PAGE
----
Differences Between an Annual Report & a 10K

Shareholders are entitled to a copy of a company's 10-K filing upon request.

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Companies that trade in the public markets have a responsibility to investors and regulators to report accurate information about the financial and operational performance of their business. Companies are required by law to present the U.S. Securities and Exchange Commission with a 10-K filing, which is technically an annual report for regulators, each year. Considering that an annual report is created for investors, it is a document with more of a conversational tone than a 10-K filing.

Annual Report

An annual report is a yearly booklet that is usually sent to investors in the spring. The timing of the distribution is not coincidental as the spring months are generally when companies host shareholder meetings. Investors can use the annual report to prepare for shareholder votes on major events, such as changes to a board of directors. Although the annual report was once a platform where material information could be discussed, the emergence of a law called Regulation Fair Disclosure (Reg-FD) triggered a trend in which corporate executives -- in an attempt to avoid conflict with Reg-FD -- started to use 10-Ks as replacements for annual reports.


A 10-K is a compilation of financial statements that have been audited, including a balance sheet, income statement, cash flow and shareholder's equity disclosures. This document is intended for regulators and is also often examined by financial professionals, including money managers and analysts. Regulators require that public companies -- depending on their size -- file their 10-K documents anywhere from 40 to 45 days after the fiscal year ends.


The U.S. SEC requires that all companies that list shares in the public markets in addition to privately-held businesses with more than 500 investors and assets worth at least $10 million file 10-K reports with the agency. Although 10-K filings and annual reports can both be lengthy documents with hundreds of pages, a 10-K generally has more content. A 10-K divulges the compensation structure of key executives and reveals any changes to a company's organizational structure. By law, companies must also present a copy of their annual report online on the investor relations page of their website.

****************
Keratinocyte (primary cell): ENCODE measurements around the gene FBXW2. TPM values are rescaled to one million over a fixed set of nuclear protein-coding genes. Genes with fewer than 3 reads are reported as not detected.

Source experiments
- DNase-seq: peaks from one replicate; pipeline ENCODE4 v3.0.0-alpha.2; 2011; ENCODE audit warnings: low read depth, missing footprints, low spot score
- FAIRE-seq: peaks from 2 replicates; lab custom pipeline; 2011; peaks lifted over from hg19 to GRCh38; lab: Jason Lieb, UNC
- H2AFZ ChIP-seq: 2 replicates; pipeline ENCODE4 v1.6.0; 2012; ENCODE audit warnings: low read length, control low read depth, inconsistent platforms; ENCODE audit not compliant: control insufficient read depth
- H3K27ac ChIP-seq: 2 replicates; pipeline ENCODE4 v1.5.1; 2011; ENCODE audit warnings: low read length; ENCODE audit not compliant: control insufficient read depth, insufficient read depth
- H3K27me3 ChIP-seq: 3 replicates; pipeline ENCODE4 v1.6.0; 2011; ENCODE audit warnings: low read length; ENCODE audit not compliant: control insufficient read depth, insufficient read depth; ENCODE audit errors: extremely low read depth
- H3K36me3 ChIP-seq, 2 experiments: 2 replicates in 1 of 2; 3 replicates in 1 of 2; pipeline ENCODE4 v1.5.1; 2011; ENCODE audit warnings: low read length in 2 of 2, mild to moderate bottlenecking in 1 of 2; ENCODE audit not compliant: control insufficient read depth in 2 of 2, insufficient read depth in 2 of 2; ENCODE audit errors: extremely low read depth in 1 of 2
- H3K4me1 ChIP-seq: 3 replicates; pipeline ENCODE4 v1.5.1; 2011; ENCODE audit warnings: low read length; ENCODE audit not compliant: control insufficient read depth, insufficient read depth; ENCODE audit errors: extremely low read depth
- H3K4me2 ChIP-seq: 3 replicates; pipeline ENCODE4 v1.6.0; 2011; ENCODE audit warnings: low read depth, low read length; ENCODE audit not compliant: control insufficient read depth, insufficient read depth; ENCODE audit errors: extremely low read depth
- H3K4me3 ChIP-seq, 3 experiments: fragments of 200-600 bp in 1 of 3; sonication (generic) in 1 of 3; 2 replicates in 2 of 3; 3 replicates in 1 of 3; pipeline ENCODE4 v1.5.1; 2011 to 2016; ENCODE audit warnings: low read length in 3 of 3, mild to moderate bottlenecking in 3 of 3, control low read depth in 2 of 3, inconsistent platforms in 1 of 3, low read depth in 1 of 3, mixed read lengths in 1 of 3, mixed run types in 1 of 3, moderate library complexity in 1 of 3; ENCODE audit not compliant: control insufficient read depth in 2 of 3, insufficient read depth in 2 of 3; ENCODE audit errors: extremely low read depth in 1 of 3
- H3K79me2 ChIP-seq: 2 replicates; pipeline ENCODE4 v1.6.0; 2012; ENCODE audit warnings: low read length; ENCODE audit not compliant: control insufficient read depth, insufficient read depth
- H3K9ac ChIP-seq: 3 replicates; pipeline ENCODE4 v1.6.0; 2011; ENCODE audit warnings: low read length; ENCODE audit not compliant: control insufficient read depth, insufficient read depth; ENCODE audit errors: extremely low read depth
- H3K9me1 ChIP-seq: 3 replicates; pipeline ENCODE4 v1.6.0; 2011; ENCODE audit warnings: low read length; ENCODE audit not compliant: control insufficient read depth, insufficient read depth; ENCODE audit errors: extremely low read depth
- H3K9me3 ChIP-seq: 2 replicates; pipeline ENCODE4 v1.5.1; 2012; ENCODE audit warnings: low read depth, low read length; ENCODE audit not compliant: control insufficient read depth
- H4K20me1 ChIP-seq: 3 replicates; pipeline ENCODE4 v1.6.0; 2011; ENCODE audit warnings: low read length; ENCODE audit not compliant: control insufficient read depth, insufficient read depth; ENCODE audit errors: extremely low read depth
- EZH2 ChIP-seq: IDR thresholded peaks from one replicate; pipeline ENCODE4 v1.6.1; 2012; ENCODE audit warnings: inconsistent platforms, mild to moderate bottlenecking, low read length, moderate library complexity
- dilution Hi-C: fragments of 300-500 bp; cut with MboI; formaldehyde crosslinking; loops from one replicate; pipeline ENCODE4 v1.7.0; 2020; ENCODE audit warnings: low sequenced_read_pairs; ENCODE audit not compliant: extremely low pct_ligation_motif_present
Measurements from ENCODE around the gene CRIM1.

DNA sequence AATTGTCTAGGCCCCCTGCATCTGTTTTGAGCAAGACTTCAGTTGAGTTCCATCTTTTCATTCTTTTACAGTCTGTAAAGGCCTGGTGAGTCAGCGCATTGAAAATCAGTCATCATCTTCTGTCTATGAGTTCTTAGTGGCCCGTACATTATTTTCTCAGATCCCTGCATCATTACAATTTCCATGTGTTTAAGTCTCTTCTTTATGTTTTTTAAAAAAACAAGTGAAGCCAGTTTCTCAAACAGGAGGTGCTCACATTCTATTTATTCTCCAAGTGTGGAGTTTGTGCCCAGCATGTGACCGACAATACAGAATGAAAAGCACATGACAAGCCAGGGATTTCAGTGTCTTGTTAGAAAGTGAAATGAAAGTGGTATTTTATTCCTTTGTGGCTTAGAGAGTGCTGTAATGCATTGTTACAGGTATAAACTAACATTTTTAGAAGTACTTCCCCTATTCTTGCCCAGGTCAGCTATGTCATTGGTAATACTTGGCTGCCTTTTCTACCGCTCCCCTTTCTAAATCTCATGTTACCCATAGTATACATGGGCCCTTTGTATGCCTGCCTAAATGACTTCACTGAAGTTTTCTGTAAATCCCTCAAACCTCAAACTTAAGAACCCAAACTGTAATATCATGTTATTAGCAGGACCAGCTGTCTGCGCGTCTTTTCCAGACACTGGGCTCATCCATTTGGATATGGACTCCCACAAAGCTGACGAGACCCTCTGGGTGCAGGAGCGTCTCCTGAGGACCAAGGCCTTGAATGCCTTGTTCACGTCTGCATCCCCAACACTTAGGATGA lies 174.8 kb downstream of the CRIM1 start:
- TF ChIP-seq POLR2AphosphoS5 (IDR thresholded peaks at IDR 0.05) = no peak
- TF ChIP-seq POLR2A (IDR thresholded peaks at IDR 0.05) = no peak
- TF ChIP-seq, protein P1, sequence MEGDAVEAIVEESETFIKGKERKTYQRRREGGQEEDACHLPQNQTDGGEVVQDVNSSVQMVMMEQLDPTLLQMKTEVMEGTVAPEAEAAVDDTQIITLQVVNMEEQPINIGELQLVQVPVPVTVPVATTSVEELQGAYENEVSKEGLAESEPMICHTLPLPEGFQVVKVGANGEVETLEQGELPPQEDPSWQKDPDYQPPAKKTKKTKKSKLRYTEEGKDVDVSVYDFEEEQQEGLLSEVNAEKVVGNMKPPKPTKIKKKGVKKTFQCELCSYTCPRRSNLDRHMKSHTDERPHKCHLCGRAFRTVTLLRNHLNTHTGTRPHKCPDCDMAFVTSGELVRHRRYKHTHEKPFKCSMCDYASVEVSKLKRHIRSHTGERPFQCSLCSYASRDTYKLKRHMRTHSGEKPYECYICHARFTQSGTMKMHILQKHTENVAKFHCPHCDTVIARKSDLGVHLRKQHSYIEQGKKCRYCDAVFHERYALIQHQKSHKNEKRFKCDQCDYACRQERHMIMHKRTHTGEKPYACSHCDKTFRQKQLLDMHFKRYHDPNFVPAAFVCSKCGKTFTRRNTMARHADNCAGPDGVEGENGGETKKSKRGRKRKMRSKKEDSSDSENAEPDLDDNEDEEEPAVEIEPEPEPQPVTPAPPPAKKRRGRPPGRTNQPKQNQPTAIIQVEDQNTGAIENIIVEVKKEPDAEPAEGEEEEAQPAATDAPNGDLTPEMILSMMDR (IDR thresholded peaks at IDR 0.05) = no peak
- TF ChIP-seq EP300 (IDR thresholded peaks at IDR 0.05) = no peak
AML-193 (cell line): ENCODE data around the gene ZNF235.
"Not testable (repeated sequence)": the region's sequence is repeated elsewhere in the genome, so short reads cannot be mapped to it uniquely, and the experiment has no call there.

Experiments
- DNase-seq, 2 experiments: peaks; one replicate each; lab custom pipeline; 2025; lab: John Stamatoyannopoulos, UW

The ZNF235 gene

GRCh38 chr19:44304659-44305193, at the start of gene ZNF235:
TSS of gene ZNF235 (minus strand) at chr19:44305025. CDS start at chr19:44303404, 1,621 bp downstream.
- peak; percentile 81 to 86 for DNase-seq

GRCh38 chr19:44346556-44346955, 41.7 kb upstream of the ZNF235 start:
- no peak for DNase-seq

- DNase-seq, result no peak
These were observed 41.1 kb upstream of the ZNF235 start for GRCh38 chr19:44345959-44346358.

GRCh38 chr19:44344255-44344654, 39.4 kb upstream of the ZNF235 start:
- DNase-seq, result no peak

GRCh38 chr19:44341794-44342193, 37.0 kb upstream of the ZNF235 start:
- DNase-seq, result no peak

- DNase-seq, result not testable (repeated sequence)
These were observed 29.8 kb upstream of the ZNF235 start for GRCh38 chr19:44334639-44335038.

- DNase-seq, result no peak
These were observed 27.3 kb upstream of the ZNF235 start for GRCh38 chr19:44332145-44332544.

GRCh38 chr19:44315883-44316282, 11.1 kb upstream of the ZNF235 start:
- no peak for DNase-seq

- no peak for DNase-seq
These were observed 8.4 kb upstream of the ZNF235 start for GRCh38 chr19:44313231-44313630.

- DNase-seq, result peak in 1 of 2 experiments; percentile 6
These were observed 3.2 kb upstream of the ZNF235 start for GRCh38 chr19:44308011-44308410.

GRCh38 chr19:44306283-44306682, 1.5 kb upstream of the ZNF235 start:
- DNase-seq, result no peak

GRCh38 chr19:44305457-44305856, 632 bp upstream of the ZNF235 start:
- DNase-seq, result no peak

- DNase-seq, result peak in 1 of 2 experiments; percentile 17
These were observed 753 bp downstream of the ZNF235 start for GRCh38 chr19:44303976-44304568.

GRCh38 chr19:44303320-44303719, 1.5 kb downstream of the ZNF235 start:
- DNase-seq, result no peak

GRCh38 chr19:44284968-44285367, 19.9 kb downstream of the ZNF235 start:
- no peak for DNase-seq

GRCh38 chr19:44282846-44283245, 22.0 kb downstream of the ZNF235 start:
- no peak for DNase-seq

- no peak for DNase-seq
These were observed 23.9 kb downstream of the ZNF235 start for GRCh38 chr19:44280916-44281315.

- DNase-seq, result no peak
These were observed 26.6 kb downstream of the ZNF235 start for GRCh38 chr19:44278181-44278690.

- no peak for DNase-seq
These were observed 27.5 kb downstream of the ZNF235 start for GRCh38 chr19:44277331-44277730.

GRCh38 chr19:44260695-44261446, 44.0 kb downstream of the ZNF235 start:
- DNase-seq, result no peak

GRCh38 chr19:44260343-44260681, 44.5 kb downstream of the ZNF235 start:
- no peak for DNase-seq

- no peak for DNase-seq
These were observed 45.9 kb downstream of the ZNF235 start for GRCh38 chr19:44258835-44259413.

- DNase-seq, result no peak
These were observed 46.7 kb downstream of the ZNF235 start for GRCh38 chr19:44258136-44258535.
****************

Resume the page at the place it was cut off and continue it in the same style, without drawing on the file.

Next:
An annual report is presented in a much more user-friendly way than a 10-K document. The annual report begins with a letter from a top executive, such as the chief executive officer or member of the board of directors. It also contains color photos throughout and provides context for recent financial performance, including economic, market or company-specific headwinds that may have hindered or could potentially compromise earnings results. A 10-K filing is filled with financial tables and year-over-year performance comparisons. A 10-K, however, is not all numbers and may contain content, including risk factors facing the business.

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About the Author

Geri Terzo is a business writer with more than 15 years of experience on Wall Street. Throughout her career, she has contributed to the two major cable business networks in segment production and chief-booking capacities and has reported for several major trade publications including "IDD Magazine," "Infrastructure Investor" and MandateWire of the "Financial Times." She works as a journalist who has contributed to The Motley Fool and InvestorPlace. Terzo is a graduate of Campbell University, where she earned a Bachelor of Arts in mass communication.

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